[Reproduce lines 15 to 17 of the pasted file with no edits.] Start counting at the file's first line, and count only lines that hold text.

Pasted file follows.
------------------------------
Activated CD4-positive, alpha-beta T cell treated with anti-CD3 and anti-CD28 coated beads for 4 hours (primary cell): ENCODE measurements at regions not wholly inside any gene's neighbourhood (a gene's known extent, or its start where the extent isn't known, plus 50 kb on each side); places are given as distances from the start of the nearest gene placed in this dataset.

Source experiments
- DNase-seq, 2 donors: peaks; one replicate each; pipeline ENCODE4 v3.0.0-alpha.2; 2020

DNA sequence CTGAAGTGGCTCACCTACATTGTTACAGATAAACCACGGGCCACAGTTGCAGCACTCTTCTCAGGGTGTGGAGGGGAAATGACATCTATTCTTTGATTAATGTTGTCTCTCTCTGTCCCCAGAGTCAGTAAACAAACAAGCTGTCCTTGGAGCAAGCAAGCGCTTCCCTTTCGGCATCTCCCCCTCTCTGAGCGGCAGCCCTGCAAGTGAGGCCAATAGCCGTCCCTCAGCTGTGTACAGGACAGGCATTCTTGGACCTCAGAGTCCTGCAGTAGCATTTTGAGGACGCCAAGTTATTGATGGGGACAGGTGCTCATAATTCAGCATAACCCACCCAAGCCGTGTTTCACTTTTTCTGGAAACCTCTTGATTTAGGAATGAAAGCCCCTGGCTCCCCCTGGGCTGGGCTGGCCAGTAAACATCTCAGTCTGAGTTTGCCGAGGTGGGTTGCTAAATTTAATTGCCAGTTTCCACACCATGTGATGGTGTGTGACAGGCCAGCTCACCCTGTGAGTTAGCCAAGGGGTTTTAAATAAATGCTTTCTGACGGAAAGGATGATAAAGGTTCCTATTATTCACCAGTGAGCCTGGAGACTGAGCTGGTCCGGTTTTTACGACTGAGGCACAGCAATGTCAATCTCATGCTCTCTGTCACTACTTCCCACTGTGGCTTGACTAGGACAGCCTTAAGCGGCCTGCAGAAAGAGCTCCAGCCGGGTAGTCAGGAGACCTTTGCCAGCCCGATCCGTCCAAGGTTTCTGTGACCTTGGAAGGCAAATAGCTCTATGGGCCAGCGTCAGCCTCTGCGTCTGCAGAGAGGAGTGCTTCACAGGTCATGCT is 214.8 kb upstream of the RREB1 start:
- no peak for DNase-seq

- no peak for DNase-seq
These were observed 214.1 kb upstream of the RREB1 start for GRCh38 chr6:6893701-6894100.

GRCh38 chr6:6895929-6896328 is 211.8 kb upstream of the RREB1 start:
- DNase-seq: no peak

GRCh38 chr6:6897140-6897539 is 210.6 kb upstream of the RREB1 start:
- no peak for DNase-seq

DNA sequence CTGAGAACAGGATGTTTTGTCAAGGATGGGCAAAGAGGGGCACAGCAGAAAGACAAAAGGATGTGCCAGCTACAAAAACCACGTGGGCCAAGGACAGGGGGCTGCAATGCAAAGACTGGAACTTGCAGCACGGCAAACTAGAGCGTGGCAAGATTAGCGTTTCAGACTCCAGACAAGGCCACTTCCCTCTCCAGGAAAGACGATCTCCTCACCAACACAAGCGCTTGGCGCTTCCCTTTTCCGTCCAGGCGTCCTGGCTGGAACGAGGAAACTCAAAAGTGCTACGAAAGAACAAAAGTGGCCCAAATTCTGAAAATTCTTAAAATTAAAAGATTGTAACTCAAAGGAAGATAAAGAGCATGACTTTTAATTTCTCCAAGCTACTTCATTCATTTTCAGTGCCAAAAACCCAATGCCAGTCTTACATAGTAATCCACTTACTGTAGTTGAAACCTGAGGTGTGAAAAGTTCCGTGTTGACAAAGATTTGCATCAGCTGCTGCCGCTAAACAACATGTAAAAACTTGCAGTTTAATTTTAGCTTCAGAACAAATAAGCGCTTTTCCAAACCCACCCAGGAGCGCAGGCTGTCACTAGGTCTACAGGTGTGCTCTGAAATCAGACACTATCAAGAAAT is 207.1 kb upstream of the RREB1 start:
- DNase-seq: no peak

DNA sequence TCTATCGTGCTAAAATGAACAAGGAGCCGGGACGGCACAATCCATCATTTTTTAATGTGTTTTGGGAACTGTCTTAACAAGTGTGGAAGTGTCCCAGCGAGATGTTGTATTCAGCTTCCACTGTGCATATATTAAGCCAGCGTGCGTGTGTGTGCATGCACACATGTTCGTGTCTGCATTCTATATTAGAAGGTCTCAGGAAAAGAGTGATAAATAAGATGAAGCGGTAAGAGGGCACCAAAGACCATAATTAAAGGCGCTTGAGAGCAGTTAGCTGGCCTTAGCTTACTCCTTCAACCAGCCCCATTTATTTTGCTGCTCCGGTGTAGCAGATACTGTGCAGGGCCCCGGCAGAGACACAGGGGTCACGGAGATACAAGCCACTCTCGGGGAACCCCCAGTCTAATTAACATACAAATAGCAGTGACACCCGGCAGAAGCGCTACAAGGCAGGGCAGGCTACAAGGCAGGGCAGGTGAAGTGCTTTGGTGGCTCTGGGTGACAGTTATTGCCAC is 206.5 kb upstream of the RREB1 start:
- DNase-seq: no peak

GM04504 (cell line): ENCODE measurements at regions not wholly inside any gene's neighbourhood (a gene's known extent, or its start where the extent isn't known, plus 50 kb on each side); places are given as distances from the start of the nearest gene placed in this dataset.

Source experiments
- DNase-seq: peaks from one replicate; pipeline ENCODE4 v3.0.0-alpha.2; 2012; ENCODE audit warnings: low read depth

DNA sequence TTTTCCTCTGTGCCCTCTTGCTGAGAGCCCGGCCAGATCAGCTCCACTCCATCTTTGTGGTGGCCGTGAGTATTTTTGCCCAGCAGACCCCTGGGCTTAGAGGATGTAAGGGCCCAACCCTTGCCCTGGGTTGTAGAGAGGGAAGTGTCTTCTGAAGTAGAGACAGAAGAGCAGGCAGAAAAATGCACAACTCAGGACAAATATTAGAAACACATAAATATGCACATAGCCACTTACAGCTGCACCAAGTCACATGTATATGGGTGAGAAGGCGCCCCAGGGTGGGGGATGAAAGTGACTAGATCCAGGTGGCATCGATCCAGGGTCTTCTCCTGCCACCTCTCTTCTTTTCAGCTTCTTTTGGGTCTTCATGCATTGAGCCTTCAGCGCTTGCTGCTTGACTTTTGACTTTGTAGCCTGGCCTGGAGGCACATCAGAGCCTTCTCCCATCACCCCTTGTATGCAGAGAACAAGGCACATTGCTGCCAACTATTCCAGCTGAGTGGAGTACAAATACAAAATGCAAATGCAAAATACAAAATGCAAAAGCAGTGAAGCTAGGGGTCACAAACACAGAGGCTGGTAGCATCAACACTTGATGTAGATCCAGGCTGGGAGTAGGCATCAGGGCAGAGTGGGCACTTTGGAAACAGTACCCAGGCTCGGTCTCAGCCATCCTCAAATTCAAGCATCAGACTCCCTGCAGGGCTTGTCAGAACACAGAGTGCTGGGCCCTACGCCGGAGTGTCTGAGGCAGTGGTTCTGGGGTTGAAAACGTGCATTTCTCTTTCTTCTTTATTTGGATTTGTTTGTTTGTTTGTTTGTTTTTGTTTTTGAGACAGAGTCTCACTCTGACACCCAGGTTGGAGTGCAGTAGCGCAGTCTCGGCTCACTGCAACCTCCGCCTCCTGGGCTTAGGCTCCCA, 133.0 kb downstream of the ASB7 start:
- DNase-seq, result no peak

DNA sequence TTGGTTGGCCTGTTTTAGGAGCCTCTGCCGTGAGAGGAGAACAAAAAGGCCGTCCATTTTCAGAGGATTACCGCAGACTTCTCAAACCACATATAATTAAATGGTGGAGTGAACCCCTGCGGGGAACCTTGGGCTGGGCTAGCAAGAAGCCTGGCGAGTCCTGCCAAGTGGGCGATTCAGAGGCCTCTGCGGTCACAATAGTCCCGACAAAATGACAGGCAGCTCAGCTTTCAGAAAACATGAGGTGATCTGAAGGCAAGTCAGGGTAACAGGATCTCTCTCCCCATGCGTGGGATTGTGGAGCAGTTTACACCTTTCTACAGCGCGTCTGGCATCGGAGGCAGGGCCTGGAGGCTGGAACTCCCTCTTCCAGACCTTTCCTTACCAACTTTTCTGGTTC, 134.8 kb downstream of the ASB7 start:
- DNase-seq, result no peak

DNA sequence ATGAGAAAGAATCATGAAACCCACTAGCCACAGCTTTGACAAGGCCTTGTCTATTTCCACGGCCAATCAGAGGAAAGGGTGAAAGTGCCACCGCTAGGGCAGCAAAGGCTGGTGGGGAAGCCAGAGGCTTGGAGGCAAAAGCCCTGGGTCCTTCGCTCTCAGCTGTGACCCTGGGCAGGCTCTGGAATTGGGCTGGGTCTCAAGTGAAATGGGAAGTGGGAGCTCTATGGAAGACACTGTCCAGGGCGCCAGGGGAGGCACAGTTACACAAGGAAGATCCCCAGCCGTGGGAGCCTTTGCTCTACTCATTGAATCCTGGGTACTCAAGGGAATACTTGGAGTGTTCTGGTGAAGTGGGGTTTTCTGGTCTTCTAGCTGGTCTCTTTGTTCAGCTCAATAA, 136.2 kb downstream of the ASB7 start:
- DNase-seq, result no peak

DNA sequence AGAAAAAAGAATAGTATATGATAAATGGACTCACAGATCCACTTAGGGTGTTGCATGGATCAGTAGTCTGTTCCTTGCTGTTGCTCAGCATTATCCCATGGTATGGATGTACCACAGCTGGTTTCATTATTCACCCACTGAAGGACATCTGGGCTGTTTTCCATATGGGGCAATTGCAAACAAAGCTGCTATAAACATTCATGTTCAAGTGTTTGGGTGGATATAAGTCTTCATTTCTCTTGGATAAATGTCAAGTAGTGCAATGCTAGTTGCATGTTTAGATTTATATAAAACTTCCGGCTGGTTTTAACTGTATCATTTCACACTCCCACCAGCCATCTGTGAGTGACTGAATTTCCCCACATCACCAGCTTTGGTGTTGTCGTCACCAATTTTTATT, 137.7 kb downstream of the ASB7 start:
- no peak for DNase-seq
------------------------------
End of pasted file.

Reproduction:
- DNase-seq: no peak

GM04504 (cell line): ENCODE measurements at regions not wholly inside any gene's neighbourhood (a gene's known extent, or its start where the extent isn't known, plus 50 kb on each side); places are given as distances from the start of the nearest gene placed in this dataset.

Source experiments